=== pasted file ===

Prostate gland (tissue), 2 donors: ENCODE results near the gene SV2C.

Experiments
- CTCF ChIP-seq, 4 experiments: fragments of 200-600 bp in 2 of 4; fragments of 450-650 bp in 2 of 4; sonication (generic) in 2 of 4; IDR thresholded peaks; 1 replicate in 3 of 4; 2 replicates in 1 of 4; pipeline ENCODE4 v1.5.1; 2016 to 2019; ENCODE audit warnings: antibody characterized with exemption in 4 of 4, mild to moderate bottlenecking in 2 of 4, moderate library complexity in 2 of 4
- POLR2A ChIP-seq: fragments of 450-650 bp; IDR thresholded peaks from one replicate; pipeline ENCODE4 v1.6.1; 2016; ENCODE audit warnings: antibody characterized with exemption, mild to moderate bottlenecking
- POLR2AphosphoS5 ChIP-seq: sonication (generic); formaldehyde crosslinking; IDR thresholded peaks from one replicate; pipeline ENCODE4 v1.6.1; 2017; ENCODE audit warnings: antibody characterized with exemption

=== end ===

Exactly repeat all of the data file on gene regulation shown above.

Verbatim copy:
Prostate gland (tissue), 2 donors: ENCODE results near the gene SV2C.

Experiments
- CTCF ChIP-seq, 4 experiments: fragments of 200-600 bp in 2 of 4; fragments of 450-650 bp in 2 of 4; sonication (generic) in 2 of 4; IDR thresholded peaks; 1 replicate in 3 of 4; 2 replicates in 1 of 4; pipeline ENCODE4 v1.5.1; 2016 to 2019; ENCODE audit warnings: antibody characterized with exemption in 4 of 4, mild to moderate bottlenecking in 2 of 4, moderate library complexity in 2 of 4
- POLR2A ChIP-seq: fragments of 450-650 bp; IDR thresholded peaks from one replicate; pipeline ENCODE4 v1.6.1; 2016; ENCODE audit warnings: antibody characterized with exemption, mild to moderate bottlenecking
- POLR2AphosphoS5 ChIP-seq: sonication (generic); formaldehyde crosslinking; IDR thresholded peaks from one replicate; pipeline ENCODE4 v1.6.1; 2017; ENCODE audit warnings: antibody characterized with exemption